2 N.C. executions halted
Procedure for doctor's involvement at issue
A Wake County Superior Court judge this morning halted two planned executions until Gov. Mike Easley and the Council of State approve a new procedure for having a doctor present.
State law requires a doctor to be present at executions. But the American Medical Association opposes doctors' presence or participation in executions as a violation of their oath to save lives. To stay in compliance with state law, the state medical board ruled that a doctor can be present at executions but cannot participate in any way, or else risk losing his or her medical license.
Senior Resident Judge Donald W. Stephens had given the state until 10 a.m. today to prove that the governor and Council of State had approved the more limited role. When it failed, Stephens ordered the executions stopped.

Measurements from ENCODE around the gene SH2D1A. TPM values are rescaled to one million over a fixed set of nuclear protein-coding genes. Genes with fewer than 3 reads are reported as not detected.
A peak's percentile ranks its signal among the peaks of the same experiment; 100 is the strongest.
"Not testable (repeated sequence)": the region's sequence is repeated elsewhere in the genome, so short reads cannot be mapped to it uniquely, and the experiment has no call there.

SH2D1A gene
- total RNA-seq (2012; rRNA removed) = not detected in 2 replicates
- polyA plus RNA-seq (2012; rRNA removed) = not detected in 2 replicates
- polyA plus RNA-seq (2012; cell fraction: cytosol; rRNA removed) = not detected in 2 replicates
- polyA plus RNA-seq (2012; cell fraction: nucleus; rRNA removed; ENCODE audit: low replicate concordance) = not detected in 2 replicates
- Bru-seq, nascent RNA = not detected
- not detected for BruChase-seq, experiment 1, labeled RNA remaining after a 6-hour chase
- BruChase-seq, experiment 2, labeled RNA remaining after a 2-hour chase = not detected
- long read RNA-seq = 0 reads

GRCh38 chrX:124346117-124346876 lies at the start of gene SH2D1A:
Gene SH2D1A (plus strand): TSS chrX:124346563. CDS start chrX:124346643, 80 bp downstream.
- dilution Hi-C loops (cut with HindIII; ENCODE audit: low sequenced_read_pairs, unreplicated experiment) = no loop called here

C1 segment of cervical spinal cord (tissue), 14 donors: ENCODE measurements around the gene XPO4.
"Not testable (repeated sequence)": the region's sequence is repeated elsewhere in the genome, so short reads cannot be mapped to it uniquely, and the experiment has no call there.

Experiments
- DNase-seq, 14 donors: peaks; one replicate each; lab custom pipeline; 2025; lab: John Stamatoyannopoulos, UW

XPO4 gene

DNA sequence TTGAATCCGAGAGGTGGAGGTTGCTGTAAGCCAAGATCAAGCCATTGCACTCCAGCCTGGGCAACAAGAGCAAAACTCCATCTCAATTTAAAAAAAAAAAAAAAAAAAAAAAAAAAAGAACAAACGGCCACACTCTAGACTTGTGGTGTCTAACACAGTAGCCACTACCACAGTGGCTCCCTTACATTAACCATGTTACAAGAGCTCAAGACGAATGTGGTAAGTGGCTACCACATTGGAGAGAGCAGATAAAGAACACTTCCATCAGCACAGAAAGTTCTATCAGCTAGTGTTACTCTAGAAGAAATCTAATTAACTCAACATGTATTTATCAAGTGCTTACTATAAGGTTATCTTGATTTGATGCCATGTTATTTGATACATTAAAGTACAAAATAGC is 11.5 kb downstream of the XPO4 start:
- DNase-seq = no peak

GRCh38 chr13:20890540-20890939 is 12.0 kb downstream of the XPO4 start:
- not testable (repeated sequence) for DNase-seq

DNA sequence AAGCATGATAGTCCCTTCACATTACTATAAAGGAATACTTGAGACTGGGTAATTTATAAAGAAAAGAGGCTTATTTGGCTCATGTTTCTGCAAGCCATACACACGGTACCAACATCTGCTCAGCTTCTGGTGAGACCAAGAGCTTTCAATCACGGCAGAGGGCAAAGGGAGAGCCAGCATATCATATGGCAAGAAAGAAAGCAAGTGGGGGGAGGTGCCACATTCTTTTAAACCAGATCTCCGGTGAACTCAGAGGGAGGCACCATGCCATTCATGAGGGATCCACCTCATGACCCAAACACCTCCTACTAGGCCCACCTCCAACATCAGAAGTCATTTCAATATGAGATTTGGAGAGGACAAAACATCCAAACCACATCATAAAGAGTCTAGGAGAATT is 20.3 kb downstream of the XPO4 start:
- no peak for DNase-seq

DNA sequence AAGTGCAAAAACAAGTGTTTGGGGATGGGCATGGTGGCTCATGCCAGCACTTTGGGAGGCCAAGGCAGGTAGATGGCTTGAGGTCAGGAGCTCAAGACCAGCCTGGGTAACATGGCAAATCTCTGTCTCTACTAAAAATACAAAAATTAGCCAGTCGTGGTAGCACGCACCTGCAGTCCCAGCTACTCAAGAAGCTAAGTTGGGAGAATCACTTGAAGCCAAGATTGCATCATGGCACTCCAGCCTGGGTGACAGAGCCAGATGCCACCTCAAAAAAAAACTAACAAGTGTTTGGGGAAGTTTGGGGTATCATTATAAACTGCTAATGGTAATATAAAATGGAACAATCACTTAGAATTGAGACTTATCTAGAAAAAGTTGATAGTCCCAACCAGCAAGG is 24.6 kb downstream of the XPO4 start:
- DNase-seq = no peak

Marcus Robinson was scheduled to die by lethal injection early Friday morning, while James Edward Thomas was to be executed Feb. 2. The inmates' lawyers argued that the N.C. Medical Board's ruling didn't ensure their clients' executions would meet constitutional safeguards.
"We're very pleased at this point, but we'll take it step by step, Geoffrey Hosford, a Wilmington lawyer who represents Robinson, said after Stephens ruled. Hosford then headed to Central Prison to tell his client the news.
The Council of State includes the state's top elected officials, including the Attorney General, the Lt. Governor and the Commissioner of Agriculture.
Read tomorrow's Charlotte Observer for more details on this developing story.